Monday, May 11, 2009


Spring allergy season is in full swing

Spring is here and with it comes a flurry of itchy eyes, runny noses and tons of ads on TV about allergies. You have cold symptoms and you don’t know whether what you have is common cold or spring allergy, commonly known as Hay Fever (allergic rhinitis).

Allergic rhinitis happens when you breathe something you are allergic to, and the inside of your nose becomes inflamed or swollen, causing excess mucus and congestion. Allergic rhinitis affects 40 million people in the United States.

When is it allergies and not a cold?

Signs of allergic rhinitis are similar to signs of a common cold. But, unlike common cold symptoms, allergic rhinitis can last for more than 8-10 days. Common symptoms are:
• A runny nose to start with which usually ends up being stuffy later.
• Sneezing, usually multiple times
• Itchy nose, itchy eyes and/or watery eyes
• Children who have allergic rhinitis might have dark circles under their eyes(from excessive rubbing), or use the palm of their hand to push their nose up as they try to stop the itching (called the “allergic salute”)
• Coughing and/or sore throat cause by mucus running down the back of your throat.

A common cold usually lasts 3-5 days and may be associated with fever, aches and pains. Itchy nose or eyes is not a symptom of common cold at all.

What causes allergic rhinitis?

Allergic rhinitis is caused by things that trigger allergies, called allergens. These allergens can be found both indoors and outdoors. Common outdoor allergens are mold or trees, grass and weed pollens. Allergic rhinitis caused by these is usually referred as “hay fever”.

Allergic rhinitis may also be caused by allergens that are in your house, such as animal dander, indoor mold, or the droppings of cockroaches or house dust mites.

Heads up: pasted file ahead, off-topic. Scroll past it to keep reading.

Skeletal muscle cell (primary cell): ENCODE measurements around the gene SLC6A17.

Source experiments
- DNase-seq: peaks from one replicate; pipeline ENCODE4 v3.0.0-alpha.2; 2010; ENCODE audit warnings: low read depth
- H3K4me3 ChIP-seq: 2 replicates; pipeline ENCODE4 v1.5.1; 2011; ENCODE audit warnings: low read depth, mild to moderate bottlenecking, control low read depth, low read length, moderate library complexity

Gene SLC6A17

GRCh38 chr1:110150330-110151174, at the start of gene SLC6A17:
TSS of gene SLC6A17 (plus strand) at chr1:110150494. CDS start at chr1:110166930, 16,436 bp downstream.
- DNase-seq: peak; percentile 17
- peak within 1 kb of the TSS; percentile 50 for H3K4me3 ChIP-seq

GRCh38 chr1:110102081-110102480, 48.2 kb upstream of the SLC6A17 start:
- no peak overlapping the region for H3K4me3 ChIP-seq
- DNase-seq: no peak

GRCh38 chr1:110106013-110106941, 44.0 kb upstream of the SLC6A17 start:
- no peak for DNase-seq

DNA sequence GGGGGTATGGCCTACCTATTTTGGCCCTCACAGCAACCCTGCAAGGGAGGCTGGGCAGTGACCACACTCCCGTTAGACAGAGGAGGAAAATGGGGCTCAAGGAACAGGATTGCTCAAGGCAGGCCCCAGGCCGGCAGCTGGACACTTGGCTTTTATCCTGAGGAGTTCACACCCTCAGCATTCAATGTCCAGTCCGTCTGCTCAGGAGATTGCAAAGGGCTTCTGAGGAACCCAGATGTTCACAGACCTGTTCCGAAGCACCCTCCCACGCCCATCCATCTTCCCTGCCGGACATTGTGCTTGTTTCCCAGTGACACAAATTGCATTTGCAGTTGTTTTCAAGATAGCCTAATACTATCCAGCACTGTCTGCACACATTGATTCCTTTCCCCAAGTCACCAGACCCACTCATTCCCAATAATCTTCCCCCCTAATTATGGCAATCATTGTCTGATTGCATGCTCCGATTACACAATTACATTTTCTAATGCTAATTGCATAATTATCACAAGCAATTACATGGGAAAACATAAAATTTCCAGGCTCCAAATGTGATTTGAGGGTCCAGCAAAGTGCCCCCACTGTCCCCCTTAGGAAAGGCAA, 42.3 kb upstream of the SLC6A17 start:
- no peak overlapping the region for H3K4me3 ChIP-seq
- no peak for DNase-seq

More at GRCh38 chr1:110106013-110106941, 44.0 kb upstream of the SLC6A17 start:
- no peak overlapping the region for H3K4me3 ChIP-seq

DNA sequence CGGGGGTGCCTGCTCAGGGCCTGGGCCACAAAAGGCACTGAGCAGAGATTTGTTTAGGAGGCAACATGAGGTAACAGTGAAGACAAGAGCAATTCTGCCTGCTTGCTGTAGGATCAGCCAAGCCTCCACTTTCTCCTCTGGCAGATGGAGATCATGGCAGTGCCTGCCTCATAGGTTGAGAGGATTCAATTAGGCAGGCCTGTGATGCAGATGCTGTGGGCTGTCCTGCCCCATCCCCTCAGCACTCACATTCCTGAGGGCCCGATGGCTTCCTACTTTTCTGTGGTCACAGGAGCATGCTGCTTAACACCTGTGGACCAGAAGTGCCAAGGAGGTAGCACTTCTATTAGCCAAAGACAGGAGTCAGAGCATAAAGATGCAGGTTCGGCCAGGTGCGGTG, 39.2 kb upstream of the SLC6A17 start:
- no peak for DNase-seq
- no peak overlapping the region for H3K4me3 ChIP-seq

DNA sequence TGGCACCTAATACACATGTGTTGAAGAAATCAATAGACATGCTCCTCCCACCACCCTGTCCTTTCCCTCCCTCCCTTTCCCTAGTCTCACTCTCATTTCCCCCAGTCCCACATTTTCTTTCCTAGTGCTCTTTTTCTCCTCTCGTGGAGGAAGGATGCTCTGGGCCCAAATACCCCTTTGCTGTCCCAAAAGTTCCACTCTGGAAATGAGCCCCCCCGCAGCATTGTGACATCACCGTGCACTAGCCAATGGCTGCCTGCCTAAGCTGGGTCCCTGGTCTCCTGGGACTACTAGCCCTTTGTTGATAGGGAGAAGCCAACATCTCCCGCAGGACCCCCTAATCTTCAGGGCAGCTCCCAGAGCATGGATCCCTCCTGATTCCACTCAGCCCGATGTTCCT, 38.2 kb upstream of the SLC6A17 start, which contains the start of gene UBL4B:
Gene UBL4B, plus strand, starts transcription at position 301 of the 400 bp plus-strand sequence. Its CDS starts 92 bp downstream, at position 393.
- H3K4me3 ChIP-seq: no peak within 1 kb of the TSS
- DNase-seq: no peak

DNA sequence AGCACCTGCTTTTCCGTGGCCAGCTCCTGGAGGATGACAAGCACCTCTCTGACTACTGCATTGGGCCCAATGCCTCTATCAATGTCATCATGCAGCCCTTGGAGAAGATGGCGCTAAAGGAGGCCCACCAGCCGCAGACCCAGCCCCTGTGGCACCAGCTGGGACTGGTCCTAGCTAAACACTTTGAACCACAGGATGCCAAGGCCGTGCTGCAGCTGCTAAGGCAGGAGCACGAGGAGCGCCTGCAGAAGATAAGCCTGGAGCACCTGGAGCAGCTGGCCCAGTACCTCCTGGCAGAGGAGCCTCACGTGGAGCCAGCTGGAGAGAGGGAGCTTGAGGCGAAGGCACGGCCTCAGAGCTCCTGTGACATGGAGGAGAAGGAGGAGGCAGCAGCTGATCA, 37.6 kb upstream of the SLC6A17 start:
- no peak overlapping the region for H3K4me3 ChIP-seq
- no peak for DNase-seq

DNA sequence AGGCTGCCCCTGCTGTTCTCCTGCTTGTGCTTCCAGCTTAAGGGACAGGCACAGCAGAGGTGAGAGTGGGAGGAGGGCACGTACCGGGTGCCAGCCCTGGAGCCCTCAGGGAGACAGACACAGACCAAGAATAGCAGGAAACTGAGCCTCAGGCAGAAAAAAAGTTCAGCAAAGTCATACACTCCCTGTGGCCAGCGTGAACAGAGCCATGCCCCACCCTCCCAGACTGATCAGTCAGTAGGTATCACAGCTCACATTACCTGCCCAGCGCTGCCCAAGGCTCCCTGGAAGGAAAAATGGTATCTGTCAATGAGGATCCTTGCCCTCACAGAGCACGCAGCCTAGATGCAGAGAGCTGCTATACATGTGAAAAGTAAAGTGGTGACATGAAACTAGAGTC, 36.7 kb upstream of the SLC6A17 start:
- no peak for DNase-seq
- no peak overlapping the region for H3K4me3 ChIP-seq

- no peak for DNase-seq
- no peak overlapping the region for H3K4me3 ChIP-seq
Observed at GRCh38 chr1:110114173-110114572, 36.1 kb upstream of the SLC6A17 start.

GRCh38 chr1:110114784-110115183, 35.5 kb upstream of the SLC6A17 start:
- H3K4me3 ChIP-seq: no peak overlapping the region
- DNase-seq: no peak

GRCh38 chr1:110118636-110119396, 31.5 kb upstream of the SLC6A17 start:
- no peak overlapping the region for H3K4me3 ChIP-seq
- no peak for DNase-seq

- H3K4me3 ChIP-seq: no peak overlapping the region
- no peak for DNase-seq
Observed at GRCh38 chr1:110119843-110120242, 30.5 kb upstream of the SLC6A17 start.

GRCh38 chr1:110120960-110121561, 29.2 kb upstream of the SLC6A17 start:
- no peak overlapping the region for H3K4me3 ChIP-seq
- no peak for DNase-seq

• If you have symptoms in spring, you are probably allergic to tree pollens.
• If you have symptoms in the summer, you are probably allergic to grass and weed pollens.
• If you have symptoms in late summer and fall, you probably are allergic to ragweed.
• Dust mites, molds and animal dander cause symptoms all year round.

What are the treatment options?

There are a number of over-the-counter medications, called antihistamines, that are available. Most people are aware of Benadryl, which tends to cause drowsiness and is not preferred if you work with machinery or driving. Many of the newer medications do not have this problem, for instance Zyrtec or Claritin (or any equivalent store brand).

Nose sprays and antihistamines that your doctor prescribes are more helpful in controlling symptoms. Nose sprays can act as preventive medications if started early in the season before the symptoms start. There are other medications available to help prevent or minimize symptoms. Talk to your doctor for more details. If you are one of those who suffer throughout the season or all year, a visit to an allergist may be a good idea.

Ravi Prakash, MD, is a pediatrician on the Backus Hospital Medical Staff with a private practice in Norwich. This column should not replace advice or instruction from your personal physician. E-mail Dr. Prakash and all of the Healthy Living columnists at, or comment on their blog at

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